Gays not facing arrests in Malawi, Solicitor General tells UN

Malawi is not arresting people for same-sex acts until the anti-gay laws are reviewed, Secretary for Justice and Solicitor General Janet Chikaya-Banda told the United Nations Human Rights Committee in Geneva on Wednesday.

Banda was formally responding to the committee’s inquiry in the findings of the Law Commission with regard to the review of the Penal Code, in particular sections 137(A), 153, and 156, that criminalise consensual same-sex sexual activity.

UN committee asked Malawi to explain its position on progress to decriminalize homosexuality.

Dr Janet Banda: La enforcers not pursuing gays

Dr Janet Banda: La enforcers not pursuing gays

Lesbian kissing

Lesbian kissing

Secretary for Justice and Solicitor General told committee that the review of laws that criminalise consensual same sex was stalled due to lack of financial resources.

However, Banda told the committee that there was political will to deal with the matter.

Banda said those involved in homosexual acts are not pursued by law enforcers and that a special law commission has not been empanelled to look at the pieces of legislation that criminalise same sex.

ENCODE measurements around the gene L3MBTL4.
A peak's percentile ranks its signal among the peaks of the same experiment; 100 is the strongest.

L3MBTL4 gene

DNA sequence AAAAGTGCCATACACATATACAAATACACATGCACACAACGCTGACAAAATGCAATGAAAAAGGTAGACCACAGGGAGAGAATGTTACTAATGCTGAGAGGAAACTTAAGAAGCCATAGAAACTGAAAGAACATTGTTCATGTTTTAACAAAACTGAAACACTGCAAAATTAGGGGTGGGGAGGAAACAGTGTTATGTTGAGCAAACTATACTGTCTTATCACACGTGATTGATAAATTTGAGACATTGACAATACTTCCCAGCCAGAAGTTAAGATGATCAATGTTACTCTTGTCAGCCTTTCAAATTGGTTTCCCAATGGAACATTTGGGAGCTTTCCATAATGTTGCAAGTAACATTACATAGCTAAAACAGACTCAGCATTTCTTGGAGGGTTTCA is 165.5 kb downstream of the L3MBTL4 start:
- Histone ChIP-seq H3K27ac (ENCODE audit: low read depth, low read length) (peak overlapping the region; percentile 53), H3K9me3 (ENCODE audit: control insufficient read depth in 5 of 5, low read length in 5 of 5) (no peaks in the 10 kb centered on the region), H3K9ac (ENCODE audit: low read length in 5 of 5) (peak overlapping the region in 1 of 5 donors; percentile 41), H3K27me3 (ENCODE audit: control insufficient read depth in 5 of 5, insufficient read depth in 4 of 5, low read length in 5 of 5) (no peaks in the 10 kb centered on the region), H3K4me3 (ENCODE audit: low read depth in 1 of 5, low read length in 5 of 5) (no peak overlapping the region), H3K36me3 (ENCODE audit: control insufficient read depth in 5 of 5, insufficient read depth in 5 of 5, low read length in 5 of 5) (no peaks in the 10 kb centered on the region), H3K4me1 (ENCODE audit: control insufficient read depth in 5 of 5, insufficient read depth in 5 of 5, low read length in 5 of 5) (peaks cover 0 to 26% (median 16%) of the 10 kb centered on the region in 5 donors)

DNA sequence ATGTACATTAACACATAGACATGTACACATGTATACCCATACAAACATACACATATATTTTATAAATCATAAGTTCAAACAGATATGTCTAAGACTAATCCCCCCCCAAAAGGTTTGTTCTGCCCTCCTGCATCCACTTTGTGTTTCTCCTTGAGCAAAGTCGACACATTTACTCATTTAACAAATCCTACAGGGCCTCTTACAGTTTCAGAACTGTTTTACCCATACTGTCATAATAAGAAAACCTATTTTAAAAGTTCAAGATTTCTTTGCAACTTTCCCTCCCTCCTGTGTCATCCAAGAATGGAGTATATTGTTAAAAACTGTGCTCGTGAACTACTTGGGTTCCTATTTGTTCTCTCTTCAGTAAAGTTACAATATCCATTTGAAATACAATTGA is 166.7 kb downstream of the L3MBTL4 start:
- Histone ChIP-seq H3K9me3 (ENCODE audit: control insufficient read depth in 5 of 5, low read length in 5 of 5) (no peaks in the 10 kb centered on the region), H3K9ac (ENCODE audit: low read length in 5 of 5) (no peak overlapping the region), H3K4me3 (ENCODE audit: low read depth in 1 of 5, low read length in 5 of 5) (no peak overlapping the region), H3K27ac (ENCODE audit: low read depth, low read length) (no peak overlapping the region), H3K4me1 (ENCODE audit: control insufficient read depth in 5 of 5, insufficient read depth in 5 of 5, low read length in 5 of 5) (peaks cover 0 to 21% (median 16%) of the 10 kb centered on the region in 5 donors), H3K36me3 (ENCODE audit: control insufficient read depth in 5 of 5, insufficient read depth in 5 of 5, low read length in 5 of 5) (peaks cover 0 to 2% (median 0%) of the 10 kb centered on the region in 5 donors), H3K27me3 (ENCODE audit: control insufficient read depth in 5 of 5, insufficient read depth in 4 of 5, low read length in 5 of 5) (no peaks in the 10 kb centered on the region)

Malawi’s government is moving to suspend laws against homosexuality and in 2012 issues a moratorium where it ordered police not to arrest people for same-sex acts until the anti-gay laws are reviewed by parliament.

Anyone convicted under Malawi’s anti-gay laws, some of the toughest in the world, can get up to 14 years in jail with hard labour.

Centre for the Development of People (Cedep) executive director Gift Trapence claimed to the committee that there is growing homophobia in Malawi against homosexuals.

But the report submitted by Banda said : “Malawi has not set up a mechanism to specifically monitor cases of violence based on sexual orientation nor has it set up awareness-raising campaigns on the same.”

It adds: “All cases of violence are handled in the same way regardless of the cause or alleged basis of the violence.”

Taxpayer-funded Malawi Human Rights Commission (MHRC) chairperson Sophie Kalinde told the committee Malawi Government should be commended for opening up the issue of same sex.

Traditionalists and religious leaders in Malawi strongly oppose moves to legalise same-sex acts, arguing  that homosexuality is alien to Malawi’s cultural and religious values.

But Human Rights Watch points out that arresting people for consensual same-sex conduct violates international human rights standards and constitutional guarantees of equality in many countries.

Follow and Subscribe Nyasa TV :

Please share this Article if you like Email This Post Email This Post

More From Nyasatimes

More From the World

Comments are closed.